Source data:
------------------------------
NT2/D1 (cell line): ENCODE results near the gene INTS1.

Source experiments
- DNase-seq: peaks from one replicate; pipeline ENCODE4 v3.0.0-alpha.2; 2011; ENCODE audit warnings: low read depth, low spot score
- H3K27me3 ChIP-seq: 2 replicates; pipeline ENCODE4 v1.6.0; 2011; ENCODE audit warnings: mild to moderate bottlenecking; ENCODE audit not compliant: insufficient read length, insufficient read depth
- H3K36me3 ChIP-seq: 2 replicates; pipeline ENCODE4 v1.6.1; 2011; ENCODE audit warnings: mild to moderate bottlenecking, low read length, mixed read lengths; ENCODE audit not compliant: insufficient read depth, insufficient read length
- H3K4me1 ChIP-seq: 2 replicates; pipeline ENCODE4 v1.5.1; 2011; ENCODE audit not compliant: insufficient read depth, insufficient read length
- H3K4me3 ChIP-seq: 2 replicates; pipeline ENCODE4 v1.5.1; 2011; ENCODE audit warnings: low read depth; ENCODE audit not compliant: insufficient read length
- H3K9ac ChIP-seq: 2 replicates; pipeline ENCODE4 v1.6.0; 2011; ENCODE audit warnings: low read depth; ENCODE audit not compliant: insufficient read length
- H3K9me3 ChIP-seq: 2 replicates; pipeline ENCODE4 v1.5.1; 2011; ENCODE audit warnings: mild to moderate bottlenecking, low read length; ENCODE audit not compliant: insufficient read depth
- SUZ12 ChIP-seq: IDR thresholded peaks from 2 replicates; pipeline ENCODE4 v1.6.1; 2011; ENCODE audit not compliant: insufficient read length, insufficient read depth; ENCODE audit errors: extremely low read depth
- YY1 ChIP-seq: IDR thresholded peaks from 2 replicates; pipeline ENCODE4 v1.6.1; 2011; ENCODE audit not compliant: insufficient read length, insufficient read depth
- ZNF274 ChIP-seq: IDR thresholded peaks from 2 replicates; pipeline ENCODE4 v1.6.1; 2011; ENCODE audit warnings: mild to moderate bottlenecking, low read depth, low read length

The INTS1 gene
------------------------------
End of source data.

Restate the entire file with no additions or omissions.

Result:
NT2/D1 (cell line): ENCODE results near the gene INTS1.

Source experiments
- DNase-seq: peaks from one replicate; pipeline ENCODE4 v3.0.0-alpha.2; 2011; ENCODE audit warnings: low read depth, low spot score
- H3K27me3 ChIP-seq: 2 replicates; pipeline ENCODE4 v1.6.0; 2011; ENCODE audit warnings: mild to moderate bottlenecking; ENCODE audit not compliant: insufficient read length, insufficient read depth
- H3K36me3 ChIP-seq: 2 replicates; pipeline ENCODE4 v1.6.1; 2011; ENCODE audit warnings: mild to moderate bottlenecking, low read length, mixed read lengths; ENCODE audit not compliant: insufficient read depth, insufficient read length
- H3K4me1 ChIP-seq: 2 replicates; pipeline ENCODE4 v1.5.1; 2011; ENCODE audit not compliant: insufficient read depth, insufficient read length
- H3K4me3 ChIP-seq: 2 replicates; pipeline ENCODE4 v1.5.1; 2011; ENCODE audit warnings: low read depth; ENCODE audit not compliant: insufficient read length
- H3K9ac ChIP-seq: 2 replicates; pipeline ENCODE4 v1.6.0; 2011; ENCODE audit warnings: low read depth; ENCODE audit not compliant: insufficient read length
- H3K9me3 ChIP-seq: 2 replicates; pipeline ENCODE4 v1.5.1; 2011; ENCODE audit warnings: mild to moderate bottlenecking, low read length; ENCODE audit not compliant: insufficient read depth
- SUZ12 ChIP-seq: IDR thresholded peaks from 2 replicates; pipeline ENCODE4 v1.6.1; 2011; ENCODE audit not compliant: insufficient read length, insufficient read depth; ENCODE audit errors: extremely low read depth
- YY1 ChIP-seq: IDR thresholded peaks from 2 replicates; pipeline ENCODE4 v1.6.1; 2011; ENCODE audit not compliant: insufficient read length, insufficient read depth
- ZNF274 ChIP-seq: IDR thresholded peaks from 2 replicates; pipeline ENCODE4 v1.6.1; 2011; ENCODE audit warnings: mild to moderate bottlenecking, low read depth, low read length

The INTS1 gene